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View Full Version : Vinny, what sacrifices did you make when working toward your 600lb raw press?



Barbaccio
01-17-2012, 07:35 AM
I was going to do this privately but figured it'd offer more value as topic here. I'm planning on making a run at 600 this year. I'm interested in how your training changed when you decided to make the 600lb raw press a priority.

Did you continue to squat/dead? What type of recovery you did. How many bench sessions did you have per week. What worked and what didn't. Really just an open ended question to pick your brain about how/what worked and was important and what needs to be put aside. What'd you add/subtract etc.

vdizenzo
01-17-2012, 08:04 AM
This is a really good topic. One of the biggest switches I made over the years to improve my bench was switching to a safety squat bar for squatting. That and a giant cambered bar or spider bar will save your shoulders tremendously.

One of the sacrifices I made was in my bodyweight. I got myself up to 328.5 to hit my first 600. I had a couple of runs at it at a lower bodyweight and I missed it. I say sacrifice because that weight kept me from doing almost anything other than lifting. However, my goal was to hit 600 and I did what was necessary to do it. I have since gotten it in the 308's and am going for it in the 275's now. But for that initial barrier I went with mass moves mass.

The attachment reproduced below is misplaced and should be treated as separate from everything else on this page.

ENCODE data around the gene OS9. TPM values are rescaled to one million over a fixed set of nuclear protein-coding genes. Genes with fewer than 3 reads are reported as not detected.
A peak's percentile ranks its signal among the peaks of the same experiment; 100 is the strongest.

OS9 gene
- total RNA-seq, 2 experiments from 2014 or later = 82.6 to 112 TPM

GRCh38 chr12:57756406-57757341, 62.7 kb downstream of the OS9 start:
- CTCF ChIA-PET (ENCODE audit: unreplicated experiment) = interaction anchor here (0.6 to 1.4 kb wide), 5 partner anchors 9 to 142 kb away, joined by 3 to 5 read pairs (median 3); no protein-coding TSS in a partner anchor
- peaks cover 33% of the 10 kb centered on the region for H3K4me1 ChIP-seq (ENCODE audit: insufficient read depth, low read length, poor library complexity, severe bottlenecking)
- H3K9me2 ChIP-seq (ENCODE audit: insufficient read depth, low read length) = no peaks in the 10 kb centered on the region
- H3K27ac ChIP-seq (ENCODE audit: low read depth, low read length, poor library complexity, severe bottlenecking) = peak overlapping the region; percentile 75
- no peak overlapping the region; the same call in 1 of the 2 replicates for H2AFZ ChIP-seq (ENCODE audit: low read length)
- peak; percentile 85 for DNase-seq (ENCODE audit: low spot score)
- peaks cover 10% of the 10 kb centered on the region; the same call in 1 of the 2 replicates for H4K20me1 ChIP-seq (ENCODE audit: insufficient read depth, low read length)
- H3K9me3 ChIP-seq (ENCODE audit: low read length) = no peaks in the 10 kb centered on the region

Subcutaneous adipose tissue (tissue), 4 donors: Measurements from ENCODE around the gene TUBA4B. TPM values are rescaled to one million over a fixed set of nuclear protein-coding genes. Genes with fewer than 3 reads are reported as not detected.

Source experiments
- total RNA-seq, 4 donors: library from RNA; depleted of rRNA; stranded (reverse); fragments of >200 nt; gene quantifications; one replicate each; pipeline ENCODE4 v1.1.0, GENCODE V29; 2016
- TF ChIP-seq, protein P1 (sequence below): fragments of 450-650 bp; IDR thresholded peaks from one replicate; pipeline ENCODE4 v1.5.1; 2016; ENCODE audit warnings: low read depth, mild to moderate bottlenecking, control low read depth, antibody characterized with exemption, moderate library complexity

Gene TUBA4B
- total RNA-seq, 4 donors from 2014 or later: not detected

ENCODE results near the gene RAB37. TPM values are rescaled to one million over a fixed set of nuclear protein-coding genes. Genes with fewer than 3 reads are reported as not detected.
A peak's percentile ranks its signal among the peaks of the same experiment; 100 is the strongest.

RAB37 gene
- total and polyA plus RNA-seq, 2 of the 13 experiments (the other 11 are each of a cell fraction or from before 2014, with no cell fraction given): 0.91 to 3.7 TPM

Put my ego in check. I kind of like lifting heavy things. I was not opposed to doing different lifts coming up, but I learned they were not going to help me in my quest for a 600 raw. No more 400 lb overhead presses, 800 trap bar deadlifts, 600+ raw ssb squats, log presses, stone lifts, etc. If it was not going to directly help my bench, I cut it out. I did keep squatting and deadlifting, but just to maintain that core strength, not necessarilly increase it.

Lastly, I worked on the psychological aspect of lifting. I started reading sports psychology and eastern philosophy. Rhodes tells a great story about how everything that could have gone wrong on the day of my first 600 did go wrong. He is great about knowing what to say. However, this time he saw me talking to myself in the warmup room and let me be. I was giving myself positive self affirmations. Without practicing that I don't think I would have ever gotten that lift.